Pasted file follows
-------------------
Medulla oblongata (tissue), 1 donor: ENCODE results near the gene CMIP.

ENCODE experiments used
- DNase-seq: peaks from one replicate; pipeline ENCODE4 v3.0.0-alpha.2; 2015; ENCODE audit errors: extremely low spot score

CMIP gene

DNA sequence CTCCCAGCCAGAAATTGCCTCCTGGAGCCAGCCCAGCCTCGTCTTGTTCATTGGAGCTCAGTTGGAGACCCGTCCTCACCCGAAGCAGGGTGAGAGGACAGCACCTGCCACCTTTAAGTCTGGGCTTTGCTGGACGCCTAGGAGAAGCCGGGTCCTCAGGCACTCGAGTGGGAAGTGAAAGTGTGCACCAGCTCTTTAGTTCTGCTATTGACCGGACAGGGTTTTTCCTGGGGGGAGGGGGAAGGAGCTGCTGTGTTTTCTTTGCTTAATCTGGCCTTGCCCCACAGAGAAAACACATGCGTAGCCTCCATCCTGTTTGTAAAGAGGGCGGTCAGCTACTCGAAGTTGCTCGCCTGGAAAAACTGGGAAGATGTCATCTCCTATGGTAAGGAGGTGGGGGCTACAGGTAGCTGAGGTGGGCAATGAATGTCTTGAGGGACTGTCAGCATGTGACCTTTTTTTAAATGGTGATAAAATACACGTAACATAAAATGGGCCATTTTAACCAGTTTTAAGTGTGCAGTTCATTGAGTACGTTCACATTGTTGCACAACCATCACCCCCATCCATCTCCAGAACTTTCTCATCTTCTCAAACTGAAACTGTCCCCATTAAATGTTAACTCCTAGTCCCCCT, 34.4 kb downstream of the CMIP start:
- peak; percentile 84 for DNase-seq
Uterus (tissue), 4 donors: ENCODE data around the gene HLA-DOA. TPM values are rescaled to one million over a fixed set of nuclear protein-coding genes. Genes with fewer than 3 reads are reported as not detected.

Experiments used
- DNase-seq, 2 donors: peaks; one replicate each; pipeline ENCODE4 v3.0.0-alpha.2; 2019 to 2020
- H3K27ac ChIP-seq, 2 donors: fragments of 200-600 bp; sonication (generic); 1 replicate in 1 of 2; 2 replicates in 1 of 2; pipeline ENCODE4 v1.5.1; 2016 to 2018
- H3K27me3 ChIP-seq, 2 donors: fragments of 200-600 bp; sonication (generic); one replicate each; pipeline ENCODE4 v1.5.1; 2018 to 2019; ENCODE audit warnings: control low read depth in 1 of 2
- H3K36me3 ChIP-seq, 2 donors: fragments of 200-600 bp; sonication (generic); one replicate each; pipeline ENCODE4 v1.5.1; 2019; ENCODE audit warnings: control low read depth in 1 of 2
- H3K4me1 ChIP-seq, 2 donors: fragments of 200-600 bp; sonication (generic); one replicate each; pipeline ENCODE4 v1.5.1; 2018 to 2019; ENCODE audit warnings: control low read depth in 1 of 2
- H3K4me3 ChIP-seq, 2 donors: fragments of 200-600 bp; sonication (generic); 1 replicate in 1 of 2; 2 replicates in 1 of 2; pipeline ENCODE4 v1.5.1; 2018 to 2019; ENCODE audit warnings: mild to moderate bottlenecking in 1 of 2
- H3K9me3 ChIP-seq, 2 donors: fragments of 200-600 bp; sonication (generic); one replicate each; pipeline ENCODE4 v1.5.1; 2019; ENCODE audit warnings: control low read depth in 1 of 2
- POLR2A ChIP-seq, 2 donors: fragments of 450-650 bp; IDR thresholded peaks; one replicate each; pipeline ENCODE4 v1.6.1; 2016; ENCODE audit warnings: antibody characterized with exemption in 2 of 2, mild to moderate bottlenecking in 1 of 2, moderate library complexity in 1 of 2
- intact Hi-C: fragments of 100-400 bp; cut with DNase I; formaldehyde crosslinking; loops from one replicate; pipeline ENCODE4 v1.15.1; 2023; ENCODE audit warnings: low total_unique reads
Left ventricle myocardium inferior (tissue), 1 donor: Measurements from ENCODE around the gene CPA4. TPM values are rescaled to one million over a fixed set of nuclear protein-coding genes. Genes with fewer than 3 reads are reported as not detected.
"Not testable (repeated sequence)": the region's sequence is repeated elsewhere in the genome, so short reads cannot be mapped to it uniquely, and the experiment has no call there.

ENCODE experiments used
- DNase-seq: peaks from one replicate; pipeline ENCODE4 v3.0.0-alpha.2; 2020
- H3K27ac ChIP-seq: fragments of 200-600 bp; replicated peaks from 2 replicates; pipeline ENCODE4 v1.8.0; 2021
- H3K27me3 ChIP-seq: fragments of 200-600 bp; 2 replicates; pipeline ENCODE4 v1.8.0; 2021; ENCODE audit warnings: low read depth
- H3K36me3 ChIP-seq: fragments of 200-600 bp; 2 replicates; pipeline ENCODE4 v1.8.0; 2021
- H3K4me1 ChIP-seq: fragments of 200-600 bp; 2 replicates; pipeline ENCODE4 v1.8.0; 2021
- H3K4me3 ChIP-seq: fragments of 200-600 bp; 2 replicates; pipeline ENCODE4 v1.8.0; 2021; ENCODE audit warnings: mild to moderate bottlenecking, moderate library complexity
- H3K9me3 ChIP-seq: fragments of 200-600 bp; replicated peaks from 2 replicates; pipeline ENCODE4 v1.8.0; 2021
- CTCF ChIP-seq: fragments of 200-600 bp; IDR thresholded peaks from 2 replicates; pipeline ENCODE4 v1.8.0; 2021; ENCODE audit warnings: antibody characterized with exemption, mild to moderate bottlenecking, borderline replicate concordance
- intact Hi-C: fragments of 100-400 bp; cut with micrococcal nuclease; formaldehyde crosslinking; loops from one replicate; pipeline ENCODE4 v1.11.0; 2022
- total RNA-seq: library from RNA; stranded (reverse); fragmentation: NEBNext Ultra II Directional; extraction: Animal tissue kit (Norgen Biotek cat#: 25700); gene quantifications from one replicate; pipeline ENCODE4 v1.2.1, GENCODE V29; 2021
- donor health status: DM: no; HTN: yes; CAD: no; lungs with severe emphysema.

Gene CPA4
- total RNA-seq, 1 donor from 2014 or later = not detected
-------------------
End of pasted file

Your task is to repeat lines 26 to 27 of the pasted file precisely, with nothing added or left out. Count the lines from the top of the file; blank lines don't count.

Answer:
- H3K4me3 ChIP-seq: fragments of 200-600 bp; 2 replicates; pipeline ENCODE4 v1.8.0; 2021; ENCODE audit warnings: mild to moderate bottlenecking, moderate library complexity
- H3K9me3 ChIP-seq: fragments of 200-600 bp; replicated peaks from 2 replicates; pipeline ENCODE4 v1.8.0; 2021